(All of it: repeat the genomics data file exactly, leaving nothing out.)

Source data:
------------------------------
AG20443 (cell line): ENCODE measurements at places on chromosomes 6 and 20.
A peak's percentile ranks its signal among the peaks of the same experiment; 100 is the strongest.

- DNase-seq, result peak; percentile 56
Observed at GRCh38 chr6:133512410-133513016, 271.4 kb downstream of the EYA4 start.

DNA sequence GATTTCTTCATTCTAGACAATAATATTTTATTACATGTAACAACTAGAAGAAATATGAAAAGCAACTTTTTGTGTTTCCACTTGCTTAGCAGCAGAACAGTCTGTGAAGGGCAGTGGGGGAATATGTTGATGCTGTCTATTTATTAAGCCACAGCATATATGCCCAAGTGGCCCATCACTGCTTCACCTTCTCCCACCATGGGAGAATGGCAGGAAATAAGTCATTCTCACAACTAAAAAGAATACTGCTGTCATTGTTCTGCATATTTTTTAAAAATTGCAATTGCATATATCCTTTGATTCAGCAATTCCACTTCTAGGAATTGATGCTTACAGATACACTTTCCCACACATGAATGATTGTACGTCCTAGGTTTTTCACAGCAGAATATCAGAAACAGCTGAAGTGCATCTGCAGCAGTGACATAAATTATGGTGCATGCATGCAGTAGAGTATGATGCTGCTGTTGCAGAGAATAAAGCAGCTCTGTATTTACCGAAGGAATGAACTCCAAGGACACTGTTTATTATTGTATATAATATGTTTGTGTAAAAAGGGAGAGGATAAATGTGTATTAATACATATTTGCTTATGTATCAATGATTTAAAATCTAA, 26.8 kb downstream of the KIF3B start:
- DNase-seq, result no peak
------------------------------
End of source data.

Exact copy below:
AG20443 (cell line): ENCODE measurements at places on chromosomes 6 and 20.
A peak's percentile ranks its signal among the peaks of the same experiment; 100 is the strongest.

- DNase-seq, result peak; percentile 56
Observed at GRCh38 chr6:133512410-133513016, 271.4 kb downstream of the EYA4 start.

DNA sequence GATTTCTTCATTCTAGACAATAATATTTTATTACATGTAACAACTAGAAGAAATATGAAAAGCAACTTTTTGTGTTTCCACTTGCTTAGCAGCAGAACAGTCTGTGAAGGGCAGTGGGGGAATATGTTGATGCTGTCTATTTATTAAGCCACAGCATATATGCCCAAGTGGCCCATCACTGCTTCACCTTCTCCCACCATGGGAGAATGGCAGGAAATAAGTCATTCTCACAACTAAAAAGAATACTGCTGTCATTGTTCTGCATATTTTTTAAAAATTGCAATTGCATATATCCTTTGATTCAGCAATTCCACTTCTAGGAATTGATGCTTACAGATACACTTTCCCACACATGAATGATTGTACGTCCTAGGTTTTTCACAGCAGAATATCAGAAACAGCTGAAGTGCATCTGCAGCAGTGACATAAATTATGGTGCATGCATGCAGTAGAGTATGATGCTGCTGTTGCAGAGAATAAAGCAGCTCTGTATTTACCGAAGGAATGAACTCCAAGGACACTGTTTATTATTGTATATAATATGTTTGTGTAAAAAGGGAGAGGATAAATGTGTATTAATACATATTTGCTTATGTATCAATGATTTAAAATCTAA, 26.8 kb downstream of the KIF3B start:
- DNase-seq, result no peak